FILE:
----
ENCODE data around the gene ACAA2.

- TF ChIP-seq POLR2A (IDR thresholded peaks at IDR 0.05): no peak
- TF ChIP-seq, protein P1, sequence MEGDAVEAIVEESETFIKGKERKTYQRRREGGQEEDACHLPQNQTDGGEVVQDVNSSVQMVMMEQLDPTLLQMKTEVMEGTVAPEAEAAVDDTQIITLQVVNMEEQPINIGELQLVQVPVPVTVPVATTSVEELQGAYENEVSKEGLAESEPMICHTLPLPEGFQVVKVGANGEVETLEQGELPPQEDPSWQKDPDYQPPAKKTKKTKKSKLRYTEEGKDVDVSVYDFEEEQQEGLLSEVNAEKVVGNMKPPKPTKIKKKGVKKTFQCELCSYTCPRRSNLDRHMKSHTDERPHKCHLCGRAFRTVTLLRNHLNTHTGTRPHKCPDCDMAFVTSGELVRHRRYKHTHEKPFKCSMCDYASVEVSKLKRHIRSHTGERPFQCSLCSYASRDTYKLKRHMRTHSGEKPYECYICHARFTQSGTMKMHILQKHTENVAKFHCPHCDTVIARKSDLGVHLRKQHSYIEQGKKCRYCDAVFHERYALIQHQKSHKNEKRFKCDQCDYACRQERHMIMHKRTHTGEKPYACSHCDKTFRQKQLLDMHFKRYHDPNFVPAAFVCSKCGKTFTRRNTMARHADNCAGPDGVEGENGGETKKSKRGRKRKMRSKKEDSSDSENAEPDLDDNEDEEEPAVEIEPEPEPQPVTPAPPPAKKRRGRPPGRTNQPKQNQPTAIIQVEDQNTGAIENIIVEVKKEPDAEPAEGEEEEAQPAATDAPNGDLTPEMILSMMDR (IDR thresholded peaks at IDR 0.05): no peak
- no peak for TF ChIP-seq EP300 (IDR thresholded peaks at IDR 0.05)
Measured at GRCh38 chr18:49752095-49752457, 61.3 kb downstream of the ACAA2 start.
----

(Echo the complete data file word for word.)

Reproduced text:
ENCODE data around the gene ACAA2.

- TF ChIP-seq POLR2A (IDR thresholded peaks at IDR 0.05): no peak
- TF ChIP-seq, protein P1, sequence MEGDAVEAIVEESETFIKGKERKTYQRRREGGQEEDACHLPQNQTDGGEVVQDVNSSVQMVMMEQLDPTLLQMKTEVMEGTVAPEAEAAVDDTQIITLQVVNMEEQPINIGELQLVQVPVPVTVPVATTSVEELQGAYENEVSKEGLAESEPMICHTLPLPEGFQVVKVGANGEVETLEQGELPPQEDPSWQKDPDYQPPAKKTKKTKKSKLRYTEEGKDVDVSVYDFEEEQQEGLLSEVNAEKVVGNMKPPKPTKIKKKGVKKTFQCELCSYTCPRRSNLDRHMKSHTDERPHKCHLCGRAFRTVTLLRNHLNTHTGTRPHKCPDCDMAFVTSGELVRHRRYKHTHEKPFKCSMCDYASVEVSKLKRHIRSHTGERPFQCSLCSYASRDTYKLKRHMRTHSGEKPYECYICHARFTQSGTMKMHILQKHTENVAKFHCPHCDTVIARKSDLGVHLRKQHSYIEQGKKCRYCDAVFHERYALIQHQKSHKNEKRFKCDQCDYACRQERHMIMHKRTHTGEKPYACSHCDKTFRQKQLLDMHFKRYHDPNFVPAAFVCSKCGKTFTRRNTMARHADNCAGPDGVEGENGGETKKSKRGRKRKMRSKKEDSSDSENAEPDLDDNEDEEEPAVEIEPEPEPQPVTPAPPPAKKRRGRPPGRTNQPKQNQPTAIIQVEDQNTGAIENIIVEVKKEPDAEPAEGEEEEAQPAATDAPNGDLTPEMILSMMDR (IDR thresholded peaks at IDR 0.05): no peak
- no peak for TF ChIP-seq EP300 (IDR thresholded peaks at IDR 0.05)
Measured at GRCh38 chr18:49752095-49752457, 61.3 kb downstream of the ACAA2 start.